F&L: Andrew Yang and the Yang Gang

There’s a media blackout in force on the Yang campaign; we don’t notice it because there’s another rather more obvious one around Bernie Sanders and a third working against Tulsi Gabbard.  But Yang is different; he’s no party rebel and doesn’t hang out with third-world dictators.  Instead, he’s a genius — not merely smart, but a genius — who wants us to live our lives more rationally.  And he’s willing to be president in order to make that happen.

You can see why I like him already; I can tell.

Andrew Yang isn’t a career politician; he’s a Juris Doctor, a millionaire, and a skilled executive.  Whereas other candidates (notably Buttigieg) are affiliated with the secretive McKinsey Group, Yang has taught there; he’s an innovator in organization and interpersonal relations.  His unconventional campaign reflects this: it’s largely planned and run online.

In contrast to the other candidates, Yang is not particularly charismatic.  He’s likable (unlike Warren, Klobuchar, or Sanders), but he doesn’t have the sort of magnetic personality that draws the attention of everyone else in the room.  Recognizing this, he plays to his strengths, working crowds in small venues, holding interminable question-and-answer sessions, and lecturing small groups on the issues.  Where a Klobuchar attendee might leave fired up, those leaving a Yang function are often thoughtful and quiet.  One might think his campaign goal is to educate enough voters individually that they’ll arrive independently at the inevitable conclusion that he’s the best candidate.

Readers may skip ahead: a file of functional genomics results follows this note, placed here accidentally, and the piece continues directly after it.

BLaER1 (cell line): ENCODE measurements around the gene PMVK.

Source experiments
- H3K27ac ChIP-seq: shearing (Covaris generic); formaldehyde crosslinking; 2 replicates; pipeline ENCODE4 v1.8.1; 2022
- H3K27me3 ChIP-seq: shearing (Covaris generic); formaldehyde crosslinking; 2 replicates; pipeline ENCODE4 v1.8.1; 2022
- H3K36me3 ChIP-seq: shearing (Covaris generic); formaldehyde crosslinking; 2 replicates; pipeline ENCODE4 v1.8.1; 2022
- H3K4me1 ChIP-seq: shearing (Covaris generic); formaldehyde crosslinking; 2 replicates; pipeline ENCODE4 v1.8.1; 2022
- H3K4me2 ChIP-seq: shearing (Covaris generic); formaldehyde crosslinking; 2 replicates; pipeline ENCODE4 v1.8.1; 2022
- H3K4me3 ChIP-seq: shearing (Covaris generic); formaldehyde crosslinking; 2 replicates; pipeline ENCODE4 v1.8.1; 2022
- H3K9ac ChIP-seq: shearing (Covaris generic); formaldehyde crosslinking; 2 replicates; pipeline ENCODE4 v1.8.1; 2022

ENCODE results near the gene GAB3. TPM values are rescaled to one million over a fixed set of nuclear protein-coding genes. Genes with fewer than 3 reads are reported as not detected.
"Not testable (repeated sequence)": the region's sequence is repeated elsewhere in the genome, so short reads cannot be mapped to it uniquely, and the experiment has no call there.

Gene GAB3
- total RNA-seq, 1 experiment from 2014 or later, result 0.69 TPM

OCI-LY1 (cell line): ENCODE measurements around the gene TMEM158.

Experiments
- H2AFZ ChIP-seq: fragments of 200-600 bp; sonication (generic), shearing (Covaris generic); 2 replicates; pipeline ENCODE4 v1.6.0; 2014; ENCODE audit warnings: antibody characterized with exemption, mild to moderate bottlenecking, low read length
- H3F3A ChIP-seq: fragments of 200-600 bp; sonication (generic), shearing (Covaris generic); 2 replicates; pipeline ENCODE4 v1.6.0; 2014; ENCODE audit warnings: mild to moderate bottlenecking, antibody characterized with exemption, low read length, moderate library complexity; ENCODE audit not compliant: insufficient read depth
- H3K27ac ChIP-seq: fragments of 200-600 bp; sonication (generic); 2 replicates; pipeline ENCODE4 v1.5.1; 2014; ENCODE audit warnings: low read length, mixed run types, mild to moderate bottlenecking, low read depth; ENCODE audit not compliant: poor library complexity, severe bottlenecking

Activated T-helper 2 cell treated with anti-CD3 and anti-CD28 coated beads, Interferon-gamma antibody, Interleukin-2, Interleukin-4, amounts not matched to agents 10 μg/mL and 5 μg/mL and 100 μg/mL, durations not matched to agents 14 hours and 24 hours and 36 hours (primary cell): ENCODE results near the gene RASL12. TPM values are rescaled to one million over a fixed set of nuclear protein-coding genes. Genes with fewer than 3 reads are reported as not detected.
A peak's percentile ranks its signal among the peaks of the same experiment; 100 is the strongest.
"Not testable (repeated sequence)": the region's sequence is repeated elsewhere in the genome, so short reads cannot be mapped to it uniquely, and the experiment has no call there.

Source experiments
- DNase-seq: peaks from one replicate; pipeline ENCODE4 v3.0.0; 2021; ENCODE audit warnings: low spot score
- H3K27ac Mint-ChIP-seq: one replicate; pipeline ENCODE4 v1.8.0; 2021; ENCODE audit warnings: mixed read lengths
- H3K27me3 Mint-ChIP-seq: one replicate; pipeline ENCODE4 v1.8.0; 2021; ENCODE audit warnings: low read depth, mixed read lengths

The Not Fake News 2020 Scorecard doesn’t go into much detail about Yang’s positions, and there’s a reason.  He wrote a thick book on them entitled “The War On Normal People”; it’s compelling and entirely reasonable.  Unlike most campaign books, this one is well worth a read even if you don’t plan to vote for Yang; heck, it’s worth the time if you’re a Trump loyalist.  Even Illinois Nazis could benefit.  It’s that good.

Most of Yang’s policies focus around the concept of Universal Basic Income.  Yang wants to provide every citizen over the age of 18 with the option to accept $1000 per month, with no strings attached; this would be paid for initially with a corporate Value-Added Tax (novel and highly effective) and eventually would become largely self-funding.  His plan to end homelessness is to put people in housing; his ideas on drugs are to treat addiction while removing the root causes of individual despair.  It sounds like simple common sense when he explains it.

And that, it must be said, is Yang’s true genius:  He can take the toughest problems, walk you through their solutions, and let you draw your own conclusions which inevitably coincide with his.  Listening to this man makes you smarter.

Having said that, I’m compelled to ask the automatic follow-up question:  Is that enough?  Does that qualify him for the presidency?  Does it make him electable?

Honestly, I would pay a large sum to watch Yang duel with Trump on a debate stage.  The contrast would be painful; think Elon Musk meets George Wallace.  I must confess, my desire for such an unequal matchup may be swaying my judgment, but I don’t think so:  I think Yang would trounce Trump handily, and with barely a struggle.  He’s that rare candidate who is a true outsider; he’s got no dirty laundry and an honest interest in fixing the world.  Add to this that he’s smart enough to get the job done.

It’s true that he’d need the right Vice President, someone with both legislative experience and foreign policy chops.  There’s several out there to choose from; so long as he doesn’t select an Eagleton, we’re fine.

Bottom line?  I’d vote for this man in a heartbeat.

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